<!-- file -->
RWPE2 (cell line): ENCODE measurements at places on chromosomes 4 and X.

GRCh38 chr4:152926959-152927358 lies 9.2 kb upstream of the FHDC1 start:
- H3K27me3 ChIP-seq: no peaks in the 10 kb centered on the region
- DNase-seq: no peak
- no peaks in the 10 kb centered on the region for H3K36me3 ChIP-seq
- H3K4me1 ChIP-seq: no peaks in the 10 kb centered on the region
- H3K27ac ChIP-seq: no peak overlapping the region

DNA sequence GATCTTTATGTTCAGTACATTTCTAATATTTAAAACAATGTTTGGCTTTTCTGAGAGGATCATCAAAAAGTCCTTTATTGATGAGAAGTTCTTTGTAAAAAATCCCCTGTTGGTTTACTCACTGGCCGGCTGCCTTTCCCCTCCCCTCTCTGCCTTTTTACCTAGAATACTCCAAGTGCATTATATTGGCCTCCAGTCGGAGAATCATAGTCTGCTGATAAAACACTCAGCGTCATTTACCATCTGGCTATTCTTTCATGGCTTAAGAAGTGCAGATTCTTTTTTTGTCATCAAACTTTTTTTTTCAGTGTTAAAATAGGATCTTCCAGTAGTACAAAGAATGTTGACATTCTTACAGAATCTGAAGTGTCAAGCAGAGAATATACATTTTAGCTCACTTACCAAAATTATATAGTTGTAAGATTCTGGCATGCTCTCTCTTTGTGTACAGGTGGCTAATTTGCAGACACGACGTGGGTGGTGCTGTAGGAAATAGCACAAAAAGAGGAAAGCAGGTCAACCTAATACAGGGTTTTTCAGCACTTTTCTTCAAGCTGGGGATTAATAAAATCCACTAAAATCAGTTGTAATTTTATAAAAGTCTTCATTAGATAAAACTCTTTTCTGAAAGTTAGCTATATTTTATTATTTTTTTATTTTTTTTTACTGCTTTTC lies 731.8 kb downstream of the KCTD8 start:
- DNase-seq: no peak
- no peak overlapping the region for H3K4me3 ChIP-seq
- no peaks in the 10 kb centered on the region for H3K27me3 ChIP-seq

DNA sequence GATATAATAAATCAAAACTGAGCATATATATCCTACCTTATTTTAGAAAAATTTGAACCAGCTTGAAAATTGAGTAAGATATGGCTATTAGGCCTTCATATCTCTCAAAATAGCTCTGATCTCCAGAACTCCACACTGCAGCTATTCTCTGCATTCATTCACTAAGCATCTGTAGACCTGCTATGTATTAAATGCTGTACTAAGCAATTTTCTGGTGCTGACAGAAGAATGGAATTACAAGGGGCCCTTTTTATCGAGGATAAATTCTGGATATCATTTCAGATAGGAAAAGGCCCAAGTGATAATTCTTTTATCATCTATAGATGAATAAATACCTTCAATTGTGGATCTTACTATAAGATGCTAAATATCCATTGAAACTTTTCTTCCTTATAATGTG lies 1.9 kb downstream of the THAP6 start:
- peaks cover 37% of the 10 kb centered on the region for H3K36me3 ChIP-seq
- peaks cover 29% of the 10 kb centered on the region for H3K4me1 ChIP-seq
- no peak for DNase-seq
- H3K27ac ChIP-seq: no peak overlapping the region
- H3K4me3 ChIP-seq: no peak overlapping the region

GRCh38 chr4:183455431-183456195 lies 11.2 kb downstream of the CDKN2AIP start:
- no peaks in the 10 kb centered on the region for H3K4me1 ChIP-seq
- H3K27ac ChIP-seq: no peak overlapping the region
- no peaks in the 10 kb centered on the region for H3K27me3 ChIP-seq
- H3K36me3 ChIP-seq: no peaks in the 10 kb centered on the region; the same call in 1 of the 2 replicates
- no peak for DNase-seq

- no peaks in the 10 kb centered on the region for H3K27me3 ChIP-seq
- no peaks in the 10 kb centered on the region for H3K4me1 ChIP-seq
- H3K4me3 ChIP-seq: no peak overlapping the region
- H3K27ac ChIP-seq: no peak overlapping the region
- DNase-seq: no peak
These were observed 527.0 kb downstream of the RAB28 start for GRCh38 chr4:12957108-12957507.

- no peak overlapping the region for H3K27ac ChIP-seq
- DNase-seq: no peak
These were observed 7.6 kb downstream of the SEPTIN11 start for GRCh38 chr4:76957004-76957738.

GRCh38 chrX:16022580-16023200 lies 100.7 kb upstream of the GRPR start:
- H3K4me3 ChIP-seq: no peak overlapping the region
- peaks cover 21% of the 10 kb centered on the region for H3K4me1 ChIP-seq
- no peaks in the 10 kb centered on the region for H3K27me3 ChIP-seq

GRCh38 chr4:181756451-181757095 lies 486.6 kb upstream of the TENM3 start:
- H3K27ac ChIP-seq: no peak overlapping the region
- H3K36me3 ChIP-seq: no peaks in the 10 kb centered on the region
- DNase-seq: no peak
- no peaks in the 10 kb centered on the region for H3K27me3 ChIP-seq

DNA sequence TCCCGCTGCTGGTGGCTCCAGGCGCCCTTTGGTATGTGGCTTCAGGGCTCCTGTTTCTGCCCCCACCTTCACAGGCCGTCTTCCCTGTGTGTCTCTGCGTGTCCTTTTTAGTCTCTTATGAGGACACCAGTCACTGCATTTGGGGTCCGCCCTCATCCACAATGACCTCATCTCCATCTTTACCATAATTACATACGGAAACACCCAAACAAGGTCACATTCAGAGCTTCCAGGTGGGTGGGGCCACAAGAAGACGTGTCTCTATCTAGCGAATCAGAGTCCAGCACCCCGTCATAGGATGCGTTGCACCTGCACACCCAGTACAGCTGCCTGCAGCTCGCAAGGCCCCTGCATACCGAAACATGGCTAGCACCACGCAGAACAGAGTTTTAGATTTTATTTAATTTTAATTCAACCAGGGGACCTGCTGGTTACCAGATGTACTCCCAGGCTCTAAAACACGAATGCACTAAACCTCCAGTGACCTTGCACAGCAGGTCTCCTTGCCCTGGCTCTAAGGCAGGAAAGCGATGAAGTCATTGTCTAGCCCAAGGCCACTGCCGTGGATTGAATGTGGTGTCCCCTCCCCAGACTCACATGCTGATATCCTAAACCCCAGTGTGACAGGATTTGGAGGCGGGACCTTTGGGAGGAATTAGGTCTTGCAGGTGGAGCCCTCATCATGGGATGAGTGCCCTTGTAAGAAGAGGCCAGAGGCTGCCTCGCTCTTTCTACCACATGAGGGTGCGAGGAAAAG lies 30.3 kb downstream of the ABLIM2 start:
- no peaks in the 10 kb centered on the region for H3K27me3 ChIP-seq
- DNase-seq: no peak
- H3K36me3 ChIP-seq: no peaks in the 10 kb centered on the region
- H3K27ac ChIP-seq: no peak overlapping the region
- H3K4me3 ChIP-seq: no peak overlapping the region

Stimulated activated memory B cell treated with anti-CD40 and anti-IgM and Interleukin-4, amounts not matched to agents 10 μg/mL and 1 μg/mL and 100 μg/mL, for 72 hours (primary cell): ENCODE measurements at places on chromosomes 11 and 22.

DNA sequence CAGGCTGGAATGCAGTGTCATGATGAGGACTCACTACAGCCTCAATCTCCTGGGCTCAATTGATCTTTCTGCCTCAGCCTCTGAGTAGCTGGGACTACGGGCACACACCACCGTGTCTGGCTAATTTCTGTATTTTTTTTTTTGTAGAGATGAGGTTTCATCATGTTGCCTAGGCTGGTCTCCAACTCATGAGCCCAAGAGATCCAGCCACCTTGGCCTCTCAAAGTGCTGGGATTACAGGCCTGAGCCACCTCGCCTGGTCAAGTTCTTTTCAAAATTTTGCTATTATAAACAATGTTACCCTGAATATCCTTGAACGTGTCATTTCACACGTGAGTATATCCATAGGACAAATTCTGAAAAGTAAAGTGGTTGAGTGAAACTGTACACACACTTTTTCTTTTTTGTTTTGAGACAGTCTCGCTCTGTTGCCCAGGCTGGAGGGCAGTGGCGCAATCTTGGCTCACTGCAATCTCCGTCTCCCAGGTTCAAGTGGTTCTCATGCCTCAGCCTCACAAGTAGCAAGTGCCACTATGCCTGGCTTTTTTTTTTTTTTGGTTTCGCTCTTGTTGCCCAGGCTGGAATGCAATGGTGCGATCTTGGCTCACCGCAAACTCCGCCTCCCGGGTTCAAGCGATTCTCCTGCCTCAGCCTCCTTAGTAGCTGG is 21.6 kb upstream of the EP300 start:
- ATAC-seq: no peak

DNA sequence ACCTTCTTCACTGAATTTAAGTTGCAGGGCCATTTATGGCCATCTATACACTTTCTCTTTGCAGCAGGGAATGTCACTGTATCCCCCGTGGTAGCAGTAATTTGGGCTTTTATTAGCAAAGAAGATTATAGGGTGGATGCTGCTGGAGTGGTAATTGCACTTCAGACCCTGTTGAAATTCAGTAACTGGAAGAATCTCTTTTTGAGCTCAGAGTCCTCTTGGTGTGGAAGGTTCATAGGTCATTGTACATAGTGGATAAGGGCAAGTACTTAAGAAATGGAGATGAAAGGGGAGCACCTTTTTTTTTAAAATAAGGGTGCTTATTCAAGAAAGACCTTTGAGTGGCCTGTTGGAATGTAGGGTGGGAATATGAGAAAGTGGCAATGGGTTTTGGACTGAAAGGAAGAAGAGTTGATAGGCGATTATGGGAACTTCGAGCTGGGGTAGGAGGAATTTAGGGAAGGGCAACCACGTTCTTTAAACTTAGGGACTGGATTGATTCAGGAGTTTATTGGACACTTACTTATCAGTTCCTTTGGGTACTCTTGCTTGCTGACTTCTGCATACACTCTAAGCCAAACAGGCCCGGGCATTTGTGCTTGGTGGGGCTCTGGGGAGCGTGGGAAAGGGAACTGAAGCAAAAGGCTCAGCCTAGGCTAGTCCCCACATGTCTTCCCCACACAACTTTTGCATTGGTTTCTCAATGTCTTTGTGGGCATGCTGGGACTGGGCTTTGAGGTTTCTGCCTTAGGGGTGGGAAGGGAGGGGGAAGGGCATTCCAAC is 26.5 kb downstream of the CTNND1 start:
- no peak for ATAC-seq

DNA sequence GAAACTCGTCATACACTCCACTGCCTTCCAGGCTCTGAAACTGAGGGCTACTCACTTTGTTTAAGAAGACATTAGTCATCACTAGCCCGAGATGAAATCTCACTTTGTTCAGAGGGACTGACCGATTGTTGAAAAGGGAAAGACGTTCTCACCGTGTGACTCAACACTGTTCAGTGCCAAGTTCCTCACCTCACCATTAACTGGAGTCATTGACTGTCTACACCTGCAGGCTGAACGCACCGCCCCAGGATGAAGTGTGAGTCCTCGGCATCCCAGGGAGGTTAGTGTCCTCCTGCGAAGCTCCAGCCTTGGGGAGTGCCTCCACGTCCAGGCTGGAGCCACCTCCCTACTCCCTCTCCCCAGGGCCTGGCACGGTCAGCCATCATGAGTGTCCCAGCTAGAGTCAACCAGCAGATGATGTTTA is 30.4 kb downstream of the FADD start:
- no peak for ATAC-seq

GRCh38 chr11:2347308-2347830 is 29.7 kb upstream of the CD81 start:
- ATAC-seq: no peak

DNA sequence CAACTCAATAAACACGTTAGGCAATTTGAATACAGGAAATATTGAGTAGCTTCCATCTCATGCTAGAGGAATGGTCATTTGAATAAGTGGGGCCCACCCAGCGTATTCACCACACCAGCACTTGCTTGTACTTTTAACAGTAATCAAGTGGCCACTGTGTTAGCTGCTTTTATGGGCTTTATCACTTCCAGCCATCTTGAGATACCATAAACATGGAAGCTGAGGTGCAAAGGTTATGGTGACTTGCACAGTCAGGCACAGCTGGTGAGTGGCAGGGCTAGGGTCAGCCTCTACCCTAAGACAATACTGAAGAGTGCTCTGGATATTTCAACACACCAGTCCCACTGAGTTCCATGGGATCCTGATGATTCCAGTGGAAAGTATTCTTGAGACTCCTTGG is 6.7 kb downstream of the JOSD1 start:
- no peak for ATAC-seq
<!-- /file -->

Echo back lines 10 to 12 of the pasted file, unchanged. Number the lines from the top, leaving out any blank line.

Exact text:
- no peak overlapping the region for H3K4me3 ChIP-seq
- no peaks in the 10 kb centered on the region for H3K27me3 ChIP-seq

DNA sequence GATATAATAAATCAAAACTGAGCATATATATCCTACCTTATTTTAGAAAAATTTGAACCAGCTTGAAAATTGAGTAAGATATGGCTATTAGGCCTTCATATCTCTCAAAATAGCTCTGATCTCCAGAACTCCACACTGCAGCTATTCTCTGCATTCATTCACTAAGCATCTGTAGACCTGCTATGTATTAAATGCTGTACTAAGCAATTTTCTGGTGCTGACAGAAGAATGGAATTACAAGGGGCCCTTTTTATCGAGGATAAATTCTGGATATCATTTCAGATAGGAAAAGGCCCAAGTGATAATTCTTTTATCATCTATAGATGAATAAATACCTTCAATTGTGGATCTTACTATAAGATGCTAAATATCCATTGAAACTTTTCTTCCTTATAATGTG lies 1.9 kb downstream of the THAP6 start: